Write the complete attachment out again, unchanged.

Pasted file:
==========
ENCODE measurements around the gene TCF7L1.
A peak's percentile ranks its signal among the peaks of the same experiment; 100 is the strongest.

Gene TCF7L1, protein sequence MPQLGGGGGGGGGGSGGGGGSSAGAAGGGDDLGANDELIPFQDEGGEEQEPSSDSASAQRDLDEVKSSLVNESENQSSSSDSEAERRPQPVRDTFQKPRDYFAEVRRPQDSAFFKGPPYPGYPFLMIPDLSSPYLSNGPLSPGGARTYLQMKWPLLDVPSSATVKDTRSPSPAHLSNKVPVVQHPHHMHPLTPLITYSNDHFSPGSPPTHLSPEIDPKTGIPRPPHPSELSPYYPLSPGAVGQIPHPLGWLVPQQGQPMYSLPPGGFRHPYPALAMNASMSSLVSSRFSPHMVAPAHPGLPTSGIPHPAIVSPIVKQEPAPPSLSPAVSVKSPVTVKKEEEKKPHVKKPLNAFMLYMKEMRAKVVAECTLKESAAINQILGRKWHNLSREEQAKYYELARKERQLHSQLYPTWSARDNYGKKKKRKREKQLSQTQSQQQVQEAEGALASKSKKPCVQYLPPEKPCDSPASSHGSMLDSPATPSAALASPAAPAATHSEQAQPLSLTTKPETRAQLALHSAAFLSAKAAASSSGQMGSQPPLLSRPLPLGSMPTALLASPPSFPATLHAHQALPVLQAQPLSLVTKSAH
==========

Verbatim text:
ENCODE measurements around the gene TCF7L1.
A peak's percentile ranks its signal among the peaks of the same experiment; 100 is the strongest.

Gene TCF7L1, protein sequence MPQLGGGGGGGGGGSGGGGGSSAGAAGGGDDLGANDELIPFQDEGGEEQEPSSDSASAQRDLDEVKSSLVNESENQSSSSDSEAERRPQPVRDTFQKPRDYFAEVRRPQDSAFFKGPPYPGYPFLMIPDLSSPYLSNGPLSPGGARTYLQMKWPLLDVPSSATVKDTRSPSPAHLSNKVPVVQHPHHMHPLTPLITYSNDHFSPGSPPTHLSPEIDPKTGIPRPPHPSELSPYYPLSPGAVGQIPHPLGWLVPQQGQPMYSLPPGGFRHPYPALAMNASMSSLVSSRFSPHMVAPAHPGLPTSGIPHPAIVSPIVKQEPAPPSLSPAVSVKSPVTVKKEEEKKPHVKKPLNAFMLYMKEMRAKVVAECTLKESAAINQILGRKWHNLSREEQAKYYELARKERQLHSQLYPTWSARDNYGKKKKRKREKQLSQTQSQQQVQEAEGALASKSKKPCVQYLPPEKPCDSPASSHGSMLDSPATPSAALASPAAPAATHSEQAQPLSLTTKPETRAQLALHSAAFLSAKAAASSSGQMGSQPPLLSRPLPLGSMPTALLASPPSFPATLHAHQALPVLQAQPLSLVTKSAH